Table of contents
About this book
This book presents a definition of terrorism that is broad and descriptive and much needed to prevent misunderstanding. The book identifies the features that make terrorism ‘wrong’, including coerciveness, the violation of rights and undermining of trust. Next, it evaluates reasons given for terrorism such as the protection of human rights and the liberation of oppressed groups as not normally justified. Following this, the book identifies and evaluates international responses to terrorism, taking into account General Assembly and Security Council resolutions, United Nations conventions and criminalization in international law. It also looks at national responses which often take the shape of surveillance, detention, interrogation, trials, targeted killings, intrusion and invasion. Finally, the book discusses how, if at all, the moral norms of personal morality apply to the actions of nation states.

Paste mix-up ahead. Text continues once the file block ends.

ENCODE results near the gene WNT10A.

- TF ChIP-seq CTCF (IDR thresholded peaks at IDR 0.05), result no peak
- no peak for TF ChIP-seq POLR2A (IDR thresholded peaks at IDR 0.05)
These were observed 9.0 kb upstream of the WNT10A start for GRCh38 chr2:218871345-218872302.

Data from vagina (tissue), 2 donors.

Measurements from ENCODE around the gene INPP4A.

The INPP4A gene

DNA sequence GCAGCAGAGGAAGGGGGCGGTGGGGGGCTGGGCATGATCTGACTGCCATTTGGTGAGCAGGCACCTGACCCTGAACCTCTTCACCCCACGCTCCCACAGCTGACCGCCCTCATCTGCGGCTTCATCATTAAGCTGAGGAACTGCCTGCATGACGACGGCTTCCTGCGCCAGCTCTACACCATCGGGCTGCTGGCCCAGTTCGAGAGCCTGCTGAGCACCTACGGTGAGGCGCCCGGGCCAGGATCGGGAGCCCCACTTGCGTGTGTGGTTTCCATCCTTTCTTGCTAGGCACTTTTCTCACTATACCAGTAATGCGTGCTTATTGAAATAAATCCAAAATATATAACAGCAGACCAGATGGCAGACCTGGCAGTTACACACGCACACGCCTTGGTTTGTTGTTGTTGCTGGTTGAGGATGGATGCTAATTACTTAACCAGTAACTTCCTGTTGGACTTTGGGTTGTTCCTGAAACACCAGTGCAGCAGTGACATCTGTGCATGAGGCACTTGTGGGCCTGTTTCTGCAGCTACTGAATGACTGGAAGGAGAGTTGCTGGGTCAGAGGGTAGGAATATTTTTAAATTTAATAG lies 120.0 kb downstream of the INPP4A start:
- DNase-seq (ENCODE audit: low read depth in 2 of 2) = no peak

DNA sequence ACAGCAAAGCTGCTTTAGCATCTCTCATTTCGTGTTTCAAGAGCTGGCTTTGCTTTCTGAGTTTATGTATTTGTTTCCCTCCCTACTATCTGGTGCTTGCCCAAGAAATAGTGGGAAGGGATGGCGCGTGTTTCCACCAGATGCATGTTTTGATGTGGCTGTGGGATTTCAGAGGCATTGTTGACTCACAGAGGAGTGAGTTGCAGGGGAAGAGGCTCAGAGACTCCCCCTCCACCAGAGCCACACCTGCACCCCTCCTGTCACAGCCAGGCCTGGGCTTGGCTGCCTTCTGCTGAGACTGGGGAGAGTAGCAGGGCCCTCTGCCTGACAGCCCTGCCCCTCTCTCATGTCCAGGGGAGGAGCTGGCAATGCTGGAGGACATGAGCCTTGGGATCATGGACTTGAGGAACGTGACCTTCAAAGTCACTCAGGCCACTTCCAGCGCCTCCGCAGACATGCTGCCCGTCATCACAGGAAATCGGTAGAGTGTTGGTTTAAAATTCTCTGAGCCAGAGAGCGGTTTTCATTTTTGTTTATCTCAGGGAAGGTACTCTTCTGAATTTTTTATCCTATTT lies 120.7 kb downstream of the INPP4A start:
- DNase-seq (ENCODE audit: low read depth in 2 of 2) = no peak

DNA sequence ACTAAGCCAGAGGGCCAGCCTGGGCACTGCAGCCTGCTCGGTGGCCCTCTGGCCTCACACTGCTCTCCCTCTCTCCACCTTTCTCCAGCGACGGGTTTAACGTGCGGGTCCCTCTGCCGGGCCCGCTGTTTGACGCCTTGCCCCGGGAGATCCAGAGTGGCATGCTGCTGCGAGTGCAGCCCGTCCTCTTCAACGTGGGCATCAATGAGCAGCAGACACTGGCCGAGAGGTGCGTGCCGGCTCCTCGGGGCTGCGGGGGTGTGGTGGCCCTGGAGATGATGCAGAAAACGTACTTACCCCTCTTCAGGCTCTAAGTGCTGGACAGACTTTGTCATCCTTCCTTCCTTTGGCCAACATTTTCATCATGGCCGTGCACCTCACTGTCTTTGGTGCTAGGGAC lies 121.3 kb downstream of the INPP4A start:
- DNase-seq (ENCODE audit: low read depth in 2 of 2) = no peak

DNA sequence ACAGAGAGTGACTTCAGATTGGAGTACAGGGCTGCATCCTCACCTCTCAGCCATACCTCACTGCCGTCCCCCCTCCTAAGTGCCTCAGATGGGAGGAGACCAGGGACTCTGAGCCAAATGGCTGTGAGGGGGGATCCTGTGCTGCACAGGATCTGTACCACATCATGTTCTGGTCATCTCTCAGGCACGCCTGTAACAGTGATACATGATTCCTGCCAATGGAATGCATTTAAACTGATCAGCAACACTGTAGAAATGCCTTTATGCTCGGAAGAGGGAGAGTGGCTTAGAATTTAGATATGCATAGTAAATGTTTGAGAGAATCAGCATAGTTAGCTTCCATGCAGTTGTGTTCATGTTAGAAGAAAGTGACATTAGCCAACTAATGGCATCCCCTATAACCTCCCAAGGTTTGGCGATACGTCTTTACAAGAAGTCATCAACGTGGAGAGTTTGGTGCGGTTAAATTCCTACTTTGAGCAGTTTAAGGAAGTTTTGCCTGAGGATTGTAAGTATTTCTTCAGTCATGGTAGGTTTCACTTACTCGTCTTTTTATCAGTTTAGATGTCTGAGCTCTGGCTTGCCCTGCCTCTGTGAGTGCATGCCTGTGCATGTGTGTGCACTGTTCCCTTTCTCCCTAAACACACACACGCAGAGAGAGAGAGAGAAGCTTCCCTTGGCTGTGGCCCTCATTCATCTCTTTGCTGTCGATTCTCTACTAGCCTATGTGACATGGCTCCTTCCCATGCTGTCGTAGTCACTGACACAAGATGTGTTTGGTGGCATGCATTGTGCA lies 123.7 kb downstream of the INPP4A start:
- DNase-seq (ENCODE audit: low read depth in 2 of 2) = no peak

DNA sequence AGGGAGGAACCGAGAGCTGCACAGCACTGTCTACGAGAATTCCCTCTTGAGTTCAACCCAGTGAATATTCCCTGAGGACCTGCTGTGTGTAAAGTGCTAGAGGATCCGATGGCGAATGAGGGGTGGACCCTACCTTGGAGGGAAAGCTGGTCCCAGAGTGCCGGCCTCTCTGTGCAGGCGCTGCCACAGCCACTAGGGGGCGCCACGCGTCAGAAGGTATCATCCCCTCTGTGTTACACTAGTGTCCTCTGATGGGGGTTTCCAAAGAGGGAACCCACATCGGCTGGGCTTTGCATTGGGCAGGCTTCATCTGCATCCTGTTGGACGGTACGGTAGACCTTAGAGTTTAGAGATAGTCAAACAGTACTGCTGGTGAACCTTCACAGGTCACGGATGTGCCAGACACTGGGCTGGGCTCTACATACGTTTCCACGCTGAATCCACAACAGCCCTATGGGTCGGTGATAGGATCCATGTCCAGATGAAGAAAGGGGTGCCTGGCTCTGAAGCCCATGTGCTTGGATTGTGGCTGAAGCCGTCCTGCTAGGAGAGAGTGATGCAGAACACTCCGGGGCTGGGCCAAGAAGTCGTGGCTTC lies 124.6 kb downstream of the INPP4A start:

Actions of Nation States How Could Terrorism be Justified? Human Rights and Terrorism International Responses to Terrorism International and National Responses to Terrorism Justification of Terrorism Justification of Torture Justifications for Terrorism Moral Norms of Personal Morality Morality of Counterterrorism Political Terrorism Responses of Nation Statees to Terrorism Self Defense as Justification State Duty to Protect its Citizens State Responses to Terrorism What is Terrorism? Why is Terrorism Wrong?
- DOI https://doi.org/10.1007/978-94-007-6007-3
- Copyright Information The Author(s) 2013
- Publisher Name Springer, Dordrecht
- eBook Packages Humanities, Social Sciences and Law
- Print ISBN 978-94-007-6006-6
- Online ISBN 978-94-007-6007-3
- Series Print ISSN 2192-855X
- Series Online ISSN 2192-8568
- About this book